Billions of dollars a year are still wasted through poor donor administration, late aid payments and the use of overpriced and ineffective technical expertise. At a 2005 meeting in Paris, donors signed up to targets for improving the way they give aid. ActionAid is campaigning for faster progress towards the 2005 targets, and calling for a more ambitious successor to the Paris agreement at a meeting in South Korea in 2011. We hope the UK will continue its leading role in this area.
The truth is, just as all aid money is not lost to corruption, nor is aid solely responsible for an imminent end to world poverty. It is part of a package of measures needed to bring people out of poverty. But such packages do work.
After the Rwandan genocide in 1994 the country underwent extensive reform, including setting up the Rwandan Revenue Authority with a £20 million grant from the UK. Today, the revenue authority collects that amount from its citizens every four weeks.
As a result government spending on water, health and education has expanded massively, generating incredible results. From 1994 to 2006 poverty dropped from 74% of the population to 56%. Almost all children now get a primary education.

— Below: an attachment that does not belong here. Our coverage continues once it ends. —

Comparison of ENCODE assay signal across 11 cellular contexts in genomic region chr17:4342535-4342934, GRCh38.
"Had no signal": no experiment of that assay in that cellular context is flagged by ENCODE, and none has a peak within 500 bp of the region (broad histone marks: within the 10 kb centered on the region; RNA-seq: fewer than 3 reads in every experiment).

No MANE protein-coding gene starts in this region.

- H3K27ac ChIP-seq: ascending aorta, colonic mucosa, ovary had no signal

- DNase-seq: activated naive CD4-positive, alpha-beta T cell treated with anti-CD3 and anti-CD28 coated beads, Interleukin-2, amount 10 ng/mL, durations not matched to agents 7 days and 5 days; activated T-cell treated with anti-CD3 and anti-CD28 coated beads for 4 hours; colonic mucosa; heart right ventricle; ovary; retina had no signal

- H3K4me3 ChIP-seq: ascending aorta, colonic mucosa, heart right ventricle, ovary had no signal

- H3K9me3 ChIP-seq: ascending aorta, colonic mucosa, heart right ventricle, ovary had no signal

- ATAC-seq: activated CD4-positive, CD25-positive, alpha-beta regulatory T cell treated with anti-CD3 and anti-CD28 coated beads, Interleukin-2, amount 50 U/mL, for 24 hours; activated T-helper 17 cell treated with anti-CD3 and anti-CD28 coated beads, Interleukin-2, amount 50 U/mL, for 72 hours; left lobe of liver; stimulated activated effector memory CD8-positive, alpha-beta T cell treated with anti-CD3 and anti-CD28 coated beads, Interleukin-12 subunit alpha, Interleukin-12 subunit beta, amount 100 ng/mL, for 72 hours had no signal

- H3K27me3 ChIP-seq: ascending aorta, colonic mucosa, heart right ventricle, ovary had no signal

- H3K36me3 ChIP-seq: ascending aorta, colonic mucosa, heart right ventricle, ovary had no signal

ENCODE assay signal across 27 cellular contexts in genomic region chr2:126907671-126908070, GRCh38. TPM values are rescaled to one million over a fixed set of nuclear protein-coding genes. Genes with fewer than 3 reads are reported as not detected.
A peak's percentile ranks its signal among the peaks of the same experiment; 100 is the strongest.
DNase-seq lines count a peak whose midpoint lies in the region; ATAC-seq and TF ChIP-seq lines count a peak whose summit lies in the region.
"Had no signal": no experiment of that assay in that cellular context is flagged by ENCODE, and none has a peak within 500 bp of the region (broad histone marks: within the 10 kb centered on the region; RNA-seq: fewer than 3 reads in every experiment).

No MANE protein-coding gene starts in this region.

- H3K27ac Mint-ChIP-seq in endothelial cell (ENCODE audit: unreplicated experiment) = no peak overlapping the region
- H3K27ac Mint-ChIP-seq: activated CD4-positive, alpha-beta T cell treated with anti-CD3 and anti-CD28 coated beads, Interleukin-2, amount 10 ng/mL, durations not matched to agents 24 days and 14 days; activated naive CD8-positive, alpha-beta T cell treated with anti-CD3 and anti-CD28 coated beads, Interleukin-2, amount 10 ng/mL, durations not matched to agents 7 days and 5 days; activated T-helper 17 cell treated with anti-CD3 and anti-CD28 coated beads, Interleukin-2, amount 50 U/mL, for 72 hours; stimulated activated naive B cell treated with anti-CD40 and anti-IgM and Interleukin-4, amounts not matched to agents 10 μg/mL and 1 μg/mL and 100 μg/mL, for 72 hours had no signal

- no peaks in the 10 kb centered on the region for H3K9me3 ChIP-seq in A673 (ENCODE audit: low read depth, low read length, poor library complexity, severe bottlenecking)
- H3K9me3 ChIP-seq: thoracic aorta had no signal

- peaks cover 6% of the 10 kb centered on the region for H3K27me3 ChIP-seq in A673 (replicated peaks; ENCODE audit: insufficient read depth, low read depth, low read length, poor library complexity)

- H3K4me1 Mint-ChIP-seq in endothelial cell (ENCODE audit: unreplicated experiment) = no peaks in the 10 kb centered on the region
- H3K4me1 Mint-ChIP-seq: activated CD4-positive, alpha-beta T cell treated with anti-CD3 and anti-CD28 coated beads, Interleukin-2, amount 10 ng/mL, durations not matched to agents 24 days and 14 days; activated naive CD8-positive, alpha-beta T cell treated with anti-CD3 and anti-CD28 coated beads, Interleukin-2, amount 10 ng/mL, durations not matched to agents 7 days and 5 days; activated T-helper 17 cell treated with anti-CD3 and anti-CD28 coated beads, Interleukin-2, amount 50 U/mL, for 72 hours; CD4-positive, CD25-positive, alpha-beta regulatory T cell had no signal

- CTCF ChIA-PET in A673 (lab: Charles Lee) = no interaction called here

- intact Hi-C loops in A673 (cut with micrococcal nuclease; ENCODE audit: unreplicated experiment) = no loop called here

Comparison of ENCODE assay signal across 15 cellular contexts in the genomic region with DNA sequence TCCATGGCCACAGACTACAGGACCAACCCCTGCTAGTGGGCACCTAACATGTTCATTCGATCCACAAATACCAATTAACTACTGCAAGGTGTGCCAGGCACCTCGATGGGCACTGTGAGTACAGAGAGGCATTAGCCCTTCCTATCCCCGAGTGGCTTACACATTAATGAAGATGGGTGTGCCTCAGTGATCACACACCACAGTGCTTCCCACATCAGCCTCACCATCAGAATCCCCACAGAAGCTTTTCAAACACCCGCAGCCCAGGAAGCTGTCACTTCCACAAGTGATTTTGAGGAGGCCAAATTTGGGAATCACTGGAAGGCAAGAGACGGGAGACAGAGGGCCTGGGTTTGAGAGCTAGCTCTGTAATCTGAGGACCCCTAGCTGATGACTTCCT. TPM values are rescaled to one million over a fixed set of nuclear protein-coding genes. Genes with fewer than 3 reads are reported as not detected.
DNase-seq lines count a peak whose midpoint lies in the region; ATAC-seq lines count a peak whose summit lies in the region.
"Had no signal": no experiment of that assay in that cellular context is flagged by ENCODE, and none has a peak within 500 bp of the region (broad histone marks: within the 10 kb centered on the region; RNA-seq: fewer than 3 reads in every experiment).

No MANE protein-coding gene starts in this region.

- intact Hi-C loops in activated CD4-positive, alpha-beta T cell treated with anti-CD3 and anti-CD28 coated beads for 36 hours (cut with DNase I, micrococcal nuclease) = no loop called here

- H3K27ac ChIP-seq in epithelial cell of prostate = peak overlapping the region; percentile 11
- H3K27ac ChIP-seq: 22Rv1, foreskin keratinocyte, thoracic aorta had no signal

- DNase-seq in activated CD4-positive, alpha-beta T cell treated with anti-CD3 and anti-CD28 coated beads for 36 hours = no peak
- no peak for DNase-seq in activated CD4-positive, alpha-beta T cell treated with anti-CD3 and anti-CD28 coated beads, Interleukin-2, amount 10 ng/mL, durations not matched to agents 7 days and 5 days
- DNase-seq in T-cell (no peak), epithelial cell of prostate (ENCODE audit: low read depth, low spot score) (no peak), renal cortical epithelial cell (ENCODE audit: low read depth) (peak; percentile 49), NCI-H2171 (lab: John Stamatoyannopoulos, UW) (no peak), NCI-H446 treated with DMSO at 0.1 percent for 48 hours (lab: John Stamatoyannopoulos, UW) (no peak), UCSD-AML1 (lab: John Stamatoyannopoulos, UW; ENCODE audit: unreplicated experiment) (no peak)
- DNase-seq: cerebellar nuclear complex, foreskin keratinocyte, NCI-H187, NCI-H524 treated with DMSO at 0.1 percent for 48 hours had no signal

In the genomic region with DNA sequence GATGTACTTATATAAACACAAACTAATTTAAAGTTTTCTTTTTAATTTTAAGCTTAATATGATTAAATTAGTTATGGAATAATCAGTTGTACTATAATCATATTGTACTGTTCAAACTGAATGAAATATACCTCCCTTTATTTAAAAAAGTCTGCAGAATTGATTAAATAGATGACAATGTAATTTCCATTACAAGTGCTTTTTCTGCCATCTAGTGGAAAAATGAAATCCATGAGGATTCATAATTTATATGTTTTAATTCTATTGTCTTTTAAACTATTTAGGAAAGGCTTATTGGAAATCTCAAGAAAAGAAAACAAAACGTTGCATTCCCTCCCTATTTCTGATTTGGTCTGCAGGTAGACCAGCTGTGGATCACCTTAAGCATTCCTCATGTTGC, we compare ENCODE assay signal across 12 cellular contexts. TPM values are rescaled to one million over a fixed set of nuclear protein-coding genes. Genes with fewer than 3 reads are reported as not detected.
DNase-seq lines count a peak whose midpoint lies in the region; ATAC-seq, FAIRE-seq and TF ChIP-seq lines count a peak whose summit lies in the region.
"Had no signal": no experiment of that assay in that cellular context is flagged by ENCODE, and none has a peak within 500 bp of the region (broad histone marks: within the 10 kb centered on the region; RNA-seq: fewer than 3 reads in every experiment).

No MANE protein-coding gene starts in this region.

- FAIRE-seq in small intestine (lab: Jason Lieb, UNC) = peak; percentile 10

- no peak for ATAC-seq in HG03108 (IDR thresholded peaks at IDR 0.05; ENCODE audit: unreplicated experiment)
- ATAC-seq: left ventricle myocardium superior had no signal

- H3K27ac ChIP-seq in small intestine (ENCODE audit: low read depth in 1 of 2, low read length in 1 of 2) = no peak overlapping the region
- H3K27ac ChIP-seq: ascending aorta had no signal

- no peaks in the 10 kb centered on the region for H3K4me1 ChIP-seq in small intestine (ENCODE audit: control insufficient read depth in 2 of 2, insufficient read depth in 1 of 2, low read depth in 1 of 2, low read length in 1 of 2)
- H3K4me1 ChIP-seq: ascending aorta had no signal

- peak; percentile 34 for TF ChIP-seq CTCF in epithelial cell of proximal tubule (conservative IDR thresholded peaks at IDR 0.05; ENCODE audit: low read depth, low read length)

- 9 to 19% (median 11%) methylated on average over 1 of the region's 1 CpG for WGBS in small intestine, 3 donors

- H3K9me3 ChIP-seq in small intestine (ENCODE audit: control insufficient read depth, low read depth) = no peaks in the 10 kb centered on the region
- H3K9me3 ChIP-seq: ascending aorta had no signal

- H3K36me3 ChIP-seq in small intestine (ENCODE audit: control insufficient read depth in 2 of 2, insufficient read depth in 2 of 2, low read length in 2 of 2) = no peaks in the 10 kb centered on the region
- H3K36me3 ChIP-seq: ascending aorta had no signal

Ultimately, developing countries don’t want to remain dependent on aid. Vietnam, for example, a country where aid helped enshrine national development goals, now has one of the fastest growing economies in Asia and has expressed a desire to be a developed country by 2020.
Since the election, The Department for International Development (DFID) has put a greater scrutiny on how it spends aid money. It has pledged to focus more closely on results, effectiveness, transparency and value for money. The government announced this week that there will be a greater focus on conflict affected countries like Afghanistan. And, as we have done for many years, ActionAid will be playing a key role in pushing it to keep to its focus on poverty alleviation, and making sure that UK aid helps those who understand their situation best – people and governments in poor countries – to decide their own futures.
Richard Miller said: “This focus on poverty alleviation must continue and aid programmes must be delivered by civil society and local government with the appropriate skills, rather than military actors. ActionAid looks forward to hearing more detail from the government about how UK aid will work in practice in conflict countries. We are concerned about how UK aid will continue to help support those countries which are not wrestling with conflict but still face a protracted battle against poverty."
So while agencies such as ActionAid must continue campaigning to change the structural issues that keep countries dependent on aid, a short-term debate must be won in the UK. It is important that aid is effective and provides value for money, but it is equally as important that criticisms of parts of the industry should not be used to question the worth of all international development work.
photo : ©Jenny Matthews/ActionAid